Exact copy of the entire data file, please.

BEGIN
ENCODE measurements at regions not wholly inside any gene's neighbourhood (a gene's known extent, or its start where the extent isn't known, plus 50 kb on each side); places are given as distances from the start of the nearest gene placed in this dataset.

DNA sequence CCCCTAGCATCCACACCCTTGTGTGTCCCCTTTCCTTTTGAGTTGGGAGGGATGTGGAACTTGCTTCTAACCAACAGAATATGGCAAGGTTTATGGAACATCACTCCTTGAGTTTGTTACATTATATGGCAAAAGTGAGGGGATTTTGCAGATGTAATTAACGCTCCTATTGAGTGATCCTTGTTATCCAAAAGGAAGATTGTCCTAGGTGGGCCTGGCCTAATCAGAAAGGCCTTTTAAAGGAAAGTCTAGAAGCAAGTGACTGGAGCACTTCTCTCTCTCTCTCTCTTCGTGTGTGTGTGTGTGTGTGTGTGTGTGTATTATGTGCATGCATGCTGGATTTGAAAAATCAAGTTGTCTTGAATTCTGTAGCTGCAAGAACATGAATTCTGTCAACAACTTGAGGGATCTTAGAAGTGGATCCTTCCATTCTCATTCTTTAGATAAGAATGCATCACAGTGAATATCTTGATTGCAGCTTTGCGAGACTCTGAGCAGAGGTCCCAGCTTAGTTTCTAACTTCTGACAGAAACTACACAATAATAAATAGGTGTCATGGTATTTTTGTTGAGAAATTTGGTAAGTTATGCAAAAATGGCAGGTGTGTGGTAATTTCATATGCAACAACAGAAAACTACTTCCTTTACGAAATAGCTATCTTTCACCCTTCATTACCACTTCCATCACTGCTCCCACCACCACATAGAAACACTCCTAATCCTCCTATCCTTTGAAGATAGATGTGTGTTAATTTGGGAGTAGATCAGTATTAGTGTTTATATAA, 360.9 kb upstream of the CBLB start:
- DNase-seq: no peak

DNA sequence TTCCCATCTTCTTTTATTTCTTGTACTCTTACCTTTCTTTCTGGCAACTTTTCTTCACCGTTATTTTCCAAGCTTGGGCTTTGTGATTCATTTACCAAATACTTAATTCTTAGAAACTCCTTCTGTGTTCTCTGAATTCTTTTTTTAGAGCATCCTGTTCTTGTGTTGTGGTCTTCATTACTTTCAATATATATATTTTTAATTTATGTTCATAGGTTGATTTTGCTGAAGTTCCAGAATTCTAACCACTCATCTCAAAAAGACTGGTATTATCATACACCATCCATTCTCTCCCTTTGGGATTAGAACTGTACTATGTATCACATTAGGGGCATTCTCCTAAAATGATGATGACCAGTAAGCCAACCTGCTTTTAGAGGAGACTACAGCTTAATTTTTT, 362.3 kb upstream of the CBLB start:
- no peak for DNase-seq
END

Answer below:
ENCODE measurements at regions not wholly inside any gene's neighbourhood (a gene's known extent, or its start where the extent isn't known, plus 50 kb on each side); places are given as distances from the start of the nearest gene placed in this dataset.

DNA sequence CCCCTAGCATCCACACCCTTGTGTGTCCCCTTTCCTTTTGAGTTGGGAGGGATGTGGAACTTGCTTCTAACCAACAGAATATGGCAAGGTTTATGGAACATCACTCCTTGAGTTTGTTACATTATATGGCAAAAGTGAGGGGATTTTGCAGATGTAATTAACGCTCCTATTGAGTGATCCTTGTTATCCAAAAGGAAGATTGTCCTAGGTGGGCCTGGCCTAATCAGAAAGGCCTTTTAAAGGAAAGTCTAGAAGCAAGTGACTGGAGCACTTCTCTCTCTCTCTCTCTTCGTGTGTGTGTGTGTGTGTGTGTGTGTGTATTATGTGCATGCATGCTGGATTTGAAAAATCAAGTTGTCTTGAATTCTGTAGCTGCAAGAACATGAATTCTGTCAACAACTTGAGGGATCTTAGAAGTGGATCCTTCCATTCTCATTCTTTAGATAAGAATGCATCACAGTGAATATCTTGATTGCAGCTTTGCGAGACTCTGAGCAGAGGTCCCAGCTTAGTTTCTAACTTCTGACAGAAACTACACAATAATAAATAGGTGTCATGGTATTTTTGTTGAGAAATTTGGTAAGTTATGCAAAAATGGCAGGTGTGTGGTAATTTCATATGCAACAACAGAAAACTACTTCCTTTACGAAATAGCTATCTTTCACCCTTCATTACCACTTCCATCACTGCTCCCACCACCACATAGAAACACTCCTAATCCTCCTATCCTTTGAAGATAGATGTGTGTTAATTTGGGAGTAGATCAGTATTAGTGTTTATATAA, 360.9 kb upstream of the CBLB start:
- DNase-seq: no peak

DNA sequence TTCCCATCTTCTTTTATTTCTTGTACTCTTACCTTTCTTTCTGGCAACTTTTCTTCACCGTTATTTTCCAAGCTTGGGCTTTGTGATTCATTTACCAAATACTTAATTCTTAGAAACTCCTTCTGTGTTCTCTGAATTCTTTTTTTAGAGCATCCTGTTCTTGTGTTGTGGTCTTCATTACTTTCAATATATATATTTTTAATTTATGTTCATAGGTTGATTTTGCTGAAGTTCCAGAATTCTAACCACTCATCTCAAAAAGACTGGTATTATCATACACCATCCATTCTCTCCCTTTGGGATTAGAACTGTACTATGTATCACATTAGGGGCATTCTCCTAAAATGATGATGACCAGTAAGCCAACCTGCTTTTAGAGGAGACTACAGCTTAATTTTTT, 362.3 kb upstream of the CBLB start:
- no peak for DNase-seq